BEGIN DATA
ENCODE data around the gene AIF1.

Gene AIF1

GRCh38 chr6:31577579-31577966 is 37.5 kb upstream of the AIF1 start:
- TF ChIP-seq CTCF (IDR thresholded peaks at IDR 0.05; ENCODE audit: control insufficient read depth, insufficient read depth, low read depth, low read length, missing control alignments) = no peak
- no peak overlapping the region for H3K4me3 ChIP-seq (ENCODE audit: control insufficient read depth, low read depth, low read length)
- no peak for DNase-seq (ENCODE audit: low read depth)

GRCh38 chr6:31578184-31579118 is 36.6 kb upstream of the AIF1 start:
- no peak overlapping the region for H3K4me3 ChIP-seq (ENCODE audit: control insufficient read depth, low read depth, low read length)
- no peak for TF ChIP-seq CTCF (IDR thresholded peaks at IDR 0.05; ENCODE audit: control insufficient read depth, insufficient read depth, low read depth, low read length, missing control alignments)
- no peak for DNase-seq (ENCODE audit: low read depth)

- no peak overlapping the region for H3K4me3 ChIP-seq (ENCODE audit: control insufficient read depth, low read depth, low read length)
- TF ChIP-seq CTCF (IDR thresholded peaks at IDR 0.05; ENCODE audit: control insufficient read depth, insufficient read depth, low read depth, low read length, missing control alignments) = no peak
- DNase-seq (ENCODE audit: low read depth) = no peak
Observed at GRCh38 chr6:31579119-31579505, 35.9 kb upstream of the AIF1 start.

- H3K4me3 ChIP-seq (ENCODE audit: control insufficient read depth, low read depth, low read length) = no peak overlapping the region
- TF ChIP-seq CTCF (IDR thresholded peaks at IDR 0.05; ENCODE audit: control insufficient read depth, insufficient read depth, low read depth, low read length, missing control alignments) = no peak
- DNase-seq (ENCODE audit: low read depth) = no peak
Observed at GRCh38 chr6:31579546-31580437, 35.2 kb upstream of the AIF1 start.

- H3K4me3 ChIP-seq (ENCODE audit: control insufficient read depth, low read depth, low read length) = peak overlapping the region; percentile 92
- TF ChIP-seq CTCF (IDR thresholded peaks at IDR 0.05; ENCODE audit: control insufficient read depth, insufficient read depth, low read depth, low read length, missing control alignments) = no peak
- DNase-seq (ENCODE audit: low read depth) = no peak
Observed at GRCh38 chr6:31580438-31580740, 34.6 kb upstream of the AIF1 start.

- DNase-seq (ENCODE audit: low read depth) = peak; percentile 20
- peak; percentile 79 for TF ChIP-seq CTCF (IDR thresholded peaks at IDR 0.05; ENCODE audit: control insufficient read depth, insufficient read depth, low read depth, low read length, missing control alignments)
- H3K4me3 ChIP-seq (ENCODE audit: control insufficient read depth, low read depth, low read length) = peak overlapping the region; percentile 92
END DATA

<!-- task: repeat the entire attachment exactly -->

ENCODE data around the gene AIF1.

Gene AIF1

GRCh38 chr6:31577579-31577966 is 37.5 kb upstream of the AIF1 start:
- TF ChIP-seq CTCF (IDR thresholded peaks at IDR 0.05; ENCODE audit: control insufficient read depth, insufficient read depth, low read depth, low read length, missing control alignments) = no peak
- no peak overlapping the region for H3K4me3 ChIP-seq (ENCODE audit: control insufficient read depth, low read depth, low read length)
- no peak for DNase-seq (ENCODE audit: low read depth)

GRCh38 chr6:31578184-31579118 is 36.6 kb upstream of the AIF1 start:
- no peak overlapping the region for H3K4me3 ChIP-seq (ENCODE audit: control insufficient read depth, low read depth, low read length)
- no peak for TF ChIP-seq CTCF (IDR thresholded peaks at IDR 0.05; ENCODE audit: control insufficient read depth, insufficient read depth, low read depth, low read length, missing control alignments)
- no peak for DNase-seq (ENCODE audit: low read depth)

- no peak overlapping the region for H3K4me3 ChIP-seq (ENCODE audit: control insufficient read depth, low read depth, low read length)
- TF ChIP-seq CTCF (IDR thresholded peaks at IDR 0.05; ENCODE audit: control insufficient read depth, insufficient read depth, low read depth, low read length, missing control alignments) = no peak
- DNase-seq (ENCODE audit: low read depth) = no peak
Observed at GRCh38 chr6:31579119-31579505, 35.9 kb upstream of the AIF1 start.

- H3K4me3 ChIP-seq (ENCODE audit: control insufficient read depth, low read depth, low read length) = no peak overlapping the region
- TF ChIP-seq CTCF (IDR thresholded peaks at IDR 0.05; ENCODE audit: control insufficient read depth, insufficient read depth, low read depth, low read length, missing control alignments) = no peak
- DNase-seq (ENCODE audit: low read depth) = no peak
Observed at GRCh38 chr6:31579546-31580437, 35.2 kb upstream of the AIF1 start.

- H3K4me3 ChIP-seq (ENCODE audit: control insufficient read depth, low read depth, low read length) = peak overlapping the region; percentile 92
- TF ChIP-seq CTCF (IDR thresholded peaks at IDR 0.05; ENCODE audit: control insufficient read depth, insufficient read depth, low read depth, low read length, missing control alignments) = no peak
- DNase-seq (ENCODE audit: low read depth) = no peak
Observed at GRCh38 chr6:31580438-31580740, 34.6 kb upstream of the AIF1 start.

- DNase-seq (ENCODE audit: low read depth) = peak; percentile 20
- peak; percentile 79 for TF ChIP-seq CTCF (IDR thresholded peaks at IDR 0.05; ENCODE audit: control insufficient read depth, insufficient read depth, low read depth, low read length, missing control alignments)
- H3K4me3 ChIP-seq (ENCODE audit: control insufficient read depth, low read depth, low read length) = peak overlapping the region; percentile 92